• There is no reference to four Democratic platforms, 1908-20, that are silent on blacks, segregation, lynching and voting rights as racial problems in the country mount. By contrast the GOP platforms of those years specifically address "Rights of the Negro" (1908), oppose lynching (in 1912, 1920, 1924, 1928) and, as the New Deal kicks in, speak out about the dangers of making blacks "wards of the state."
• There is no reference to the Democratic Convention of 1924, known to history as the "Klanbake." The 103-ballot convention was held in Madison Square Garden. Hundreds of delegates were members of the Ku Klux Klan, the Klan so powerful that a plank condemning Klan violence was defeated outright. To celebrate, the Klan staged a rally with 10,000 hooded Klansmen in a field in New Jersey directly across the Hudson from the site of the convention. Attended by hundreds of cheering convention delegates, the rally featured burning crosses and calls for violence against African-Americans and Catholics.
• There is no reference to the fact that it was Democrats who segregated the federal government, at the direction of President Woodrow Wilson upon taking office in 1913. There is a reference to the fact that President Harry Truman integrated the military after World War II.
•There is reference to the fact that Democrats created the Federal Reserve Board, passed labor and child welfare laws, and created Social Security with Wilson's New Freedom and FDR's New Deal. There is no mention that these programs were created as the result of an agreement to ignore segregation and the lynching of blacks. Neither is there a reference to the thousands of local officials, state legislators, state governors, U.S. congressmen and U.S. senators who were elected as supporters of slavery and then segregation between 1800 and 1965. Nor is there reference to the deal with the devil that left segregation and lynching as a way of life in return for election support for three post-Civil War Democratic presidents, Grover Cleveland, Woodrow Wilson and Franklin Roosevelt.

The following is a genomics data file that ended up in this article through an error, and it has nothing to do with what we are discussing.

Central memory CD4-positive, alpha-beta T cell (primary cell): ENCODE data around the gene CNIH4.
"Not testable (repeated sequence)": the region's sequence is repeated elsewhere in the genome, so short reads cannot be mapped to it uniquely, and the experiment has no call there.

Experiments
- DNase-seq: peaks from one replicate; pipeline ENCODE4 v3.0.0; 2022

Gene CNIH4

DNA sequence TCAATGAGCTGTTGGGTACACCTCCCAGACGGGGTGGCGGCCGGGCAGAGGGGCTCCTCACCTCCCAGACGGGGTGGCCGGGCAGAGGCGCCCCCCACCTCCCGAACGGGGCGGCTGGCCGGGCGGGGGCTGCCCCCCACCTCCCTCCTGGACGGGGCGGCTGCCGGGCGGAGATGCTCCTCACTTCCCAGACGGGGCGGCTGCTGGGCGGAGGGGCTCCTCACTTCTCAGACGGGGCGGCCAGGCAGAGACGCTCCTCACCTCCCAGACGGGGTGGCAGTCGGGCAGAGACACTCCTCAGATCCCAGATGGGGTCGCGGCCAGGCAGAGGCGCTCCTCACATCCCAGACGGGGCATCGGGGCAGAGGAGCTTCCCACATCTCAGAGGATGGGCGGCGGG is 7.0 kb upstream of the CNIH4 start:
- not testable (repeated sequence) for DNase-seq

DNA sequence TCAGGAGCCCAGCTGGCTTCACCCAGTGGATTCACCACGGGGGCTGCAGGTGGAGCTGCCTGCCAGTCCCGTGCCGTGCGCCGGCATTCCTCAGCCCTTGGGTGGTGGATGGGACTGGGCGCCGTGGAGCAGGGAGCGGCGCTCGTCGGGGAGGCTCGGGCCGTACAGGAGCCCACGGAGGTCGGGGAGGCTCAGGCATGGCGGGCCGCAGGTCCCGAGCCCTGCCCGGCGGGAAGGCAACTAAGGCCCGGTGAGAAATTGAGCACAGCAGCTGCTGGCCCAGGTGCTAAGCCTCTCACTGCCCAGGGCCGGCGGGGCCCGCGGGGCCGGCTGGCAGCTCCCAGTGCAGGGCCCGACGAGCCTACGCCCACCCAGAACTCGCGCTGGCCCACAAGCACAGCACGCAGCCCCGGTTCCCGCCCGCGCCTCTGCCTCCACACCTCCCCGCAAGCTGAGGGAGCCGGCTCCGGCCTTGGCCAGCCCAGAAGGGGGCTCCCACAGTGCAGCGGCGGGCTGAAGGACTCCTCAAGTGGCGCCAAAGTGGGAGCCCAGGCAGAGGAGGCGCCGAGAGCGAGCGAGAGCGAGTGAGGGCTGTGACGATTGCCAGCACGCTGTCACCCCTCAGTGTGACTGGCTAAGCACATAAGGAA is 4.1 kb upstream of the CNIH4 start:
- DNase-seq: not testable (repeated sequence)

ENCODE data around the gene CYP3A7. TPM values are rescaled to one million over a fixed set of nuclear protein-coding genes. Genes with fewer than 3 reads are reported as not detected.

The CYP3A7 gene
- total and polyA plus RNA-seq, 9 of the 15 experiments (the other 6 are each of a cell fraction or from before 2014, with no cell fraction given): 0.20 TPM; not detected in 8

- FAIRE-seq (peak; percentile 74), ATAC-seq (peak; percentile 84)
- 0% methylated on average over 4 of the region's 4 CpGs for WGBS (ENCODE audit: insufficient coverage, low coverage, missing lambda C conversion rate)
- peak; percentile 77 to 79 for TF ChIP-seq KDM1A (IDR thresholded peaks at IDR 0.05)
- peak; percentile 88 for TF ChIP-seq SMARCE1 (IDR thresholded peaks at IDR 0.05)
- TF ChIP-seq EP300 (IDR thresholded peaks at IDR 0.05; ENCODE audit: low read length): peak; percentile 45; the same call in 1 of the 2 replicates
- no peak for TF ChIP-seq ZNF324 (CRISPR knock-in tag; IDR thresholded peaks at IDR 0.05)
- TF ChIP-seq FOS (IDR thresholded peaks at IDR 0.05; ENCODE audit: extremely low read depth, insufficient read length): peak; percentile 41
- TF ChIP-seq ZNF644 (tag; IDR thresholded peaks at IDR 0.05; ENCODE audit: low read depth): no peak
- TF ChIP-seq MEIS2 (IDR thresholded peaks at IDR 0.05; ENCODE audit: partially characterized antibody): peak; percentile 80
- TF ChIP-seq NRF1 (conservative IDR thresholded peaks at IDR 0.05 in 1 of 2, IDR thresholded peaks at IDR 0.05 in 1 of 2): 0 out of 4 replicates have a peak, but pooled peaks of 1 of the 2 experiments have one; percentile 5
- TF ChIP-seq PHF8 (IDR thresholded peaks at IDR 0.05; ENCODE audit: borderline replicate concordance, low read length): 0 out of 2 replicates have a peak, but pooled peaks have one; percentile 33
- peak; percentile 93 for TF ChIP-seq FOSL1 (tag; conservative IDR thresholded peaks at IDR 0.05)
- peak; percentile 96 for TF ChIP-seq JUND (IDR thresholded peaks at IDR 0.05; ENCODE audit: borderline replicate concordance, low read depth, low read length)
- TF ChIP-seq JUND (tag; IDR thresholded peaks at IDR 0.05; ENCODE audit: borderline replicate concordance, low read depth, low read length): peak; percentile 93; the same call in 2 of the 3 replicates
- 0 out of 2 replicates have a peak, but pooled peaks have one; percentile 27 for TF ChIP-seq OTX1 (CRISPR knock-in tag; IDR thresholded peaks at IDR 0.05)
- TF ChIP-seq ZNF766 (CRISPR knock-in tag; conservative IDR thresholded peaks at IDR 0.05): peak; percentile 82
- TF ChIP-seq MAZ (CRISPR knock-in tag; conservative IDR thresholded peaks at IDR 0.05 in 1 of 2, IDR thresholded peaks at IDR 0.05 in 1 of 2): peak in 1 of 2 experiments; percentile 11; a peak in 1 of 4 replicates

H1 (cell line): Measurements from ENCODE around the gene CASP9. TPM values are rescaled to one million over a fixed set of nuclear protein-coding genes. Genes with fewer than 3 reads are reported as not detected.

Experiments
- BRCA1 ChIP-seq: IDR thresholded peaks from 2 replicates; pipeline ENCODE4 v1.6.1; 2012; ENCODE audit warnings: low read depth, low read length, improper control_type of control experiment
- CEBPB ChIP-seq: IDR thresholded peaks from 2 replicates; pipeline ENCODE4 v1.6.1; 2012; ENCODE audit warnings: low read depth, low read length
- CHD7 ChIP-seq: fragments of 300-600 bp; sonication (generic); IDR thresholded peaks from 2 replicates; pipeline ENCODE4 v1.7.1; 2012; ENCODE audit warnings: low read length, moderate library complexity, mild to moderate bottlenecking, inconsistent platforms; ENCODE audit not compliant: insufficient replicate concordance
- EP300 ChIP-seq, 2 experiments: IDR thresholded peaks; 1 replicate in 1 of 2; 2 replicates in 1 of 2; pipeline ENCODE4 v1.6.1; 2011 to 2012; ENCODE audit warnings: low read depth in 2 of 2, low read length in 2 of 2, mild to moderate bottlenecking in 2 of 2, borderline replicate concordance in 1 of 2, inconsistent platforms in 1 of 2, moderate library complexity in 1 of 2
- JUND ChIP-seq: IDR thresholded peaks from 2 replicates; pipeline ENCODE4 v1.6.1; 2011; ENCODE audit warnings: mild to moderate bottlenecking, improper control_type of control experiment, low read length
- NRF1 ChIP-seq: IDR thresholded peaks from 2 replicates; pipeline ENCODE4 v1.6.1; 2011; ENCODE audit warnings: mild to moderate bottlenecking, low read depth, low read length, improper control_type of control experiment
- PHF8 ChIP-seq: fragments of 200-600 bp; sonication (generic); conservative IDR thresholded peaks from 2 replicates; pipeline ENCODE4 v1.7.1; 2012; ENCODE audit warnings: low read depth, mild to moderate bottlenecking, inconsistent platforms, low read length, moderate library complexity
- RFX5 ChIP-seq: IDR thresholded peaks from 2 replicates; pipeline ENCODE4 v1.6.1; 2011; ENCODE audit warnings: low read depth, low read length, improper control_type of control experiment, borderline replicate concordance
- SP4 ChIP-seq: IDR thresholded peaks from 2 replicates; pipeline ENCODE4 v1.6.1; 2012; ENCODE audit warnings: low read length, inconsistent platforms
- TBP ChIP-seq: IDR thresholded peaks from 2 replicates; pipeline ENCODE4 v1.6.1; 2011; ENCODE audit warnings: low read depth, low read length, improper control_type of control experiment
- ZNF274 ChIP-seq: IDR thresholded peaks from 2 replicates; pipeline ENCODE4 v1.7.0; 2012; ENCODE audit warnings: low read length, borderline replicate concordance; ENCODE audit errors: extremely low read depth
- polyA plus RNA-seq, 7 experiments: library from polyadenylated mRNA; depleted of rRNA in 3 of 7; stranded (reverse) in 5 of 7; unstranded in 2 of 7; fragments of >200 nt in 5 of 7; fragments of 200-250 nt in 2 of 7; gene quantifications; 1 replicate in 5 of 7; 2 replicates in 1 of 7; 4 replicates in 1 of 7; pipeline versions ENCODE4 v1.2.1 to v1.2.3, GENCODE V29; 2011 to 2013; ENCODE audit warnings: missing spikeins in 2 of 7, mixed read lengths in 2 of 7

• There is no reference that three-fourths of the opposition to the 1964 Civil Rights Bill in the U.S. House came from Democrats, or that 80% of the "nay" vote in the Senate came from Democrats. Certainly there is no reference to the fact that the opposition included future Democratic Senate leader Robert Byrd of West Virginia (a former Klan member) and Tennessee Senator Albert Gore Sr., father of Vice President Al Gore.
• Last but certainly not least, there is no reference to the fact that Birmingham, Ala., Public Safety Commissioner Bull Connor, who infamously unleashed dogs and fire hoses on civil rights protestors, was in fact–yes indeed–a member of both the Democratic National Committee and the Ku Klux Klan.
History can be a double edged sword. It can be a beacon of shining light on the successes and failures of the past, from which we can base our future decisions. Or, it can be an inconvenient truth to be ignored, forgotten, or repeated.